"How Technology Is Making Censorship Irrelevant." Maybe.

Posted: 05 Aug 2010

Wired Epicenter, 1 August 2010, Peter Kirwan, "Today, there are only two countries in the world where censorship-induced paralysis exists on anything like a comparable scale: Burma and North Korea. Everywhere else, the terms of trade between free speech and censorship have improved since the Cold War. ... The experience of Iran suggests that the results can be significant. The Berkmann Center for Internet and Society at Harvard University suggests that 35,000 regularly-updated blogs are written in Arabic worldwide. Yet a separate Berkmann study suggests that as many as 70,000 active blogs are written in Farsi." There are blogs, and there is professional journalism. If the latter is being blocked, how many people in the affected countries can and will use proxy sites, anti-censorship software, or other workarounds? Will the people who can overcome censorship cut and paste real news into their blogs, for distribution within the unblocked web? All of this is difficult to assess and measure.

Foreign Policy, 4 August 2010, Brian Fung: "Only 0.1 percent of China's population actually listens to VOA's radio and TV shows, according to an oversight report (pdf) issued yesterday by the U.S. State Department. Meanwhile, the Chinese government actively jams VOA's transmissions by playing competing material on all its frequencies and blocks Chinese Internet users from accessing VOA's Chinese Web site. It's a coordinated strategy that should sound familiar to anyone who's lived in China or read about the mainland regime's penchant for censorship. But VOA has its own tricks, too. Among them? A never-ending e-mail campaign that tells eight million Chinese a day to use proxy servers to circumvent the Great Firewall. ... The service also has a highly developed mobile strategy. In 2008, VOA convinced a major (unnamed) cell phone company to install four language programs on all the 6.5 million devices the company hoped to sell that year." -- China presumably employs common anti-spamming techniques to discourage the VOA e-mails. How many people actually receive the e-mails and, if they do, open them? The language programs are a foot in the door, but the content is not news.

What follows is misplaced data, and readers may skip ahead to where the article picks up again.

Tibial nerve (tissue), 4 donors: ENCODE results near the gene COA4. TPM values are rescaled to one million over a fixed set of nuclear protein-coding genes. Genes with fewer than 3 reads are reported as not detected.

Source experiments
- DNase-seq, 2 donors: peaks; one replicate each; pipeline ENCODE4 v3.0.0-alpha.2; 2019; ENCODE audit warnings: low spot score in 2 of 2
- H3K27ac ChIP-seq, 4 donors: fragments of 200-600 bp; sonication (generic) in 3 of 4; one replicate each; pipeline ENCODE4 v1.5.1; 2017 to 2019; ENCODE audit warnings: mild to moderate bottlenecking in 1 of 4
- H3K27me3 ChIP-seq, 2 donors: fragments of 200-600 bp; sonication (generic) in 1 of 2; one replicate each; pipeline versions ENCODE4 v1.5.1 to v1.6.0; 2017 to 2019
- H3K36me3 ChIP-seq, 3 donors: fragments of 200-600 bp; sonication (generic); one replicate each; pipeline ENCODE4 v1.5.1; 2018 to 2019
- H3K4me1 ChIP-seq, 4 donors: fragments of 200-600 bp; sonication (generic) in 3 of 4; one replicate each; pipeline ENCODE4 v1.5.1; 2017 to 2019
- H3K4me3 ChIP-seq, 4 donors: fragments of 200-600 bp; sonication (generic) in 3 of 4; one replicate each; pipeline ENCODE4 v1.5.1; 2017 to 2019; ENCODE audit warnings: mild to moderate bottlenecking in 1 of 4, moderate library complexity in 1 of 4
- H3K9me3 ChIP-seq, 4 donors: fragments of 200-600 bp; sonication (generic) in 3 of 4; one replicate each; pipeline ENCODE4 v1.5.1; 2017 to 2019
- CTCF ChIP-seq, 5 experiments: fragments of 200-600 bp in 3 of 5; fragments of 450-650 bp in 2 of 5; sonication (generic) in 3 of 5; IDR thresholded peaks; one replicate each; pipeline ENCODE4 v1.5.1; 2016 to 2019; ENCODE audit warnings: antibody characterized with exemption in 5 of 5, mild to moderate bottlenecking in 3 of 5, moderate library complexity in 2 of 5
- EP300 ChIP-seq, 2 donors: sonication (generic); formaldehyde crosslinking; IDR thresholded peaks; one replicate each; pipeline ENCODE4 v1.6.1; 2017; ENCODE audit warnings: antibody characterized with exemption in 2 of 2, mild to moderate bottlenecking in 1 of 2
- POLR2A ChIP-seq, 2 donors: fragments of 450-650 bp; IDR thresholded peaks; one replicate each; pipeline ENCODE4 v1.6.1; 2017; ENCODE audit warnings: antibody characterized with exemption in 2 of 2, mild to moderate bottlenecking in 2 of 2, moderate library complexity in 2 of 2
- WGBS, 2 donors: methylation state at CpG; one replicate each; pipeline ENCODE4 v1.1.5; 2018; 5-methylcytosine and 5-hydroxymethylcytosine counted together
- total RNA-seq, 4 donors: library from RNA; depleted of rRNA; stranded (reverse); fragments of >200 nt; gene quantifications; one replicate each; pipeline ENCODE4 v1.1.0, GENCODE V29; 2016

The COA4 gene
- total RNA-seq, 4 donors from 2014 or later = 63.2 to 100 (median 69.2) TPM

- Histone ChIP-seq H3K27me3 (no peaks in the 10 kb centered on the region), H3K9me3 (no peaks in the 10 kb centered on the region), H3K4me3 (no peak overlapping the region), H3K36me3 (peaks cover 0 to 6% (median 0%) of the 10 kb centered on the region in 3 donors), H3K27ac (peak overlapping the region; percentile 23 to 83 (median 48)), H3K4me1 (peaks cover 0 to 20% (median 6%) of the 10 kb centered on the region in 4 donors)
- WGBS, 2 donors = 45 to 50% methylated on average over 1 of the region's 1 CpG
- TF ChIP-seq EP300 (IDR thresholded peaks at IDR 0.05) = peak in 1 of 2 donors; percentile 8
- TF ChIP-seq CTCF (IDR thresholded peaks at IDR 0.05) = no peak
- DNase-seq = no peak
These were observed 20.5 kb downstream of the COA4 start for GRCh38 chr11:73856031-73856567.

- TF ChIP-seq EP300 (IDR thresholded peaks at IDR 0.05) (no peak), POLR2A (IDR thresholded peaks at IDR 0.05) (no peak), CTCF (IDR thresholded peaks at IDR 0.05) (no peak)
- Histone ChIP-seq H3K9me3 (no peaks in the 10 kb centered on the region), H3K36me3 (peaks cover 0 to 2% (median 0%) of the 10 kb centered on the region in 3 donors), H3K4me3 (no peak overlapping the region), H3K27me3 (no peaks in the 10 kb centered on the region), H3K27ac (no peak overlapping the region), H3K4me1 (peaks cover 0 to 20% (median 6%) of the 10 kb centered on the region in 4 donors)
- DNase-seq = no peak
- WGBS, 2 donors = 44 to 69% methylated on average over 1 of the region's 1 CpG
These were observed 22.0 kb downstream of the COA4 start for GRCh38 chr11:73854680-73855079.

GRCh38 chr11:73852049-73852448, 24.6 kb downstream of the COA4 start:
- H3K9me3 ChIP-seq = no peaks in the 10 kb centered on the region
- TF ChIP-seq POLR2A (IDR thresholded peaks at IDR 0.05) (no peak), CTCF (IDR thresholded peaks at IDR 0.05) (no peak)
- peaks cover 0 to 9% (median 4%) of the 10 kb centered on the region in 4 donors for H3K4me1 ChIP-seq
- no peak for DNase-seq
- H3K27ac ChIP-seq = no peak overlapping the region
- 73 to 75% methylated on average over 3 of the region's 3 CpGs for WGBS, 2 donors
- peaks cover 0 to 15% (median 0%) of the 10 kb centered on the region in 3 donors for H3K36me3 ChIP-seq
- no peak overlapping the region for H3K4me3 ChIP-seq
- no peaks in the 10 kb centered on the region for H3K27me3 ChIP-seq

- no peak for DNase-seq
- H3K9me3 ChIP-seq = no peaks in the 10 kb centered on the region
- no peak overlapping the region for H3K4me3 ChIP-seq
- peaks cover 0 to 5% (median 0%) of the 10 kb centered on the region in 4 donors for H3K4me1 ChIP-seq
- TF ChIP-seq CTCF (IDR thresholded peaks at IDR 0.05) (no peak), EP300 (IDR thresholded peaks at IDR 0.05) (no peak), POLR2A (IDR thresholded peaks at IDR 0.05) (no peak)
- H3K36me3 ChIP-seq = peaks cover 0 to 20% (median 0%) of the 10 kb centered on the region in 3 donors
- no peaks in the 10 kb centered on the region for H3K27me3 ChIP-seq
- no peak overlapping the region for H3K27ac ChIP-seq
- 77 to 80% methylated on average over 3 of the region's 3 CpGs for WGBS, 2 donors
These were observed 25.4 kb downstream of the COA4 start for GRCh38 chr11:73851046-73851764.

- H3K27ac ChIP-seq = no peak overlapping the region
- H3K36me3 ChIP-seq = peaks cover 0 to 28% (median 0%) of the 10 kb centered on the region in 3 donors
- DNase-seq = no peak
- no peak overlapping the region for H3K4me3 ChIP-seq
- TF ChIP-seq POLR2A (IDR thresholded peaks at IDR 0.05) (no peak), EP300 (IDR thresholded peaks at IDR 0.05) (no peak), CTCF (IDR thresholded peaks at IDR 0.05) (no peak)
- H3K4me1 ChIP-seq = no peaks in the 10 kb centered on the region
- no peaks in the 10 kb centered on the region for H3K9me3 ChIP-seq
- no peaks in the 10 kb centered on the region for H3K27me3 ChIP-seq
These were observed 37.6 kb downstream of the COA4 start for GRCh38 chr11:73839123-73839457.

Tibetan Review, 5 August 2010: "All internet cafes across Tibet have been ordered to finish installing by the end of Aug’10 a state-of-the-art surveillance system which would not only restrict contents that could be viewed by identified surfers but also monitor their internet activities. 'All the Internet cafes must now install it,' Radio Free Asia online Aug 3 quoted Chen Jianying, head of the customer service department of the industry group Internet Cafes Online, as saying."

Wall Street Journal, 4 August 2010, Spencer E. Ante and Phred Dvorak: "Research In Motion Ltd. co-CEO Michael Lazaridis lashed out at governments seeking to ban his company's BlackBerry phones, saying they risk undermining the growth of electronic commerce by demanding access to secure communications and transactions. 'This is about the Internet,' Mr. Lazaridis said. 'Everything on the Internet is encrypted. This is not a BlackBerry-only issue. If they can't deal with the Internet, they should shut it off.' RIM is being pressured by authorities in the United Arab Emirates, Saudi Arabia, India and other countries to provide greater access to the encrypted information sent by its devices."

Copyright 2006–2018 Kim Andrew Elliott.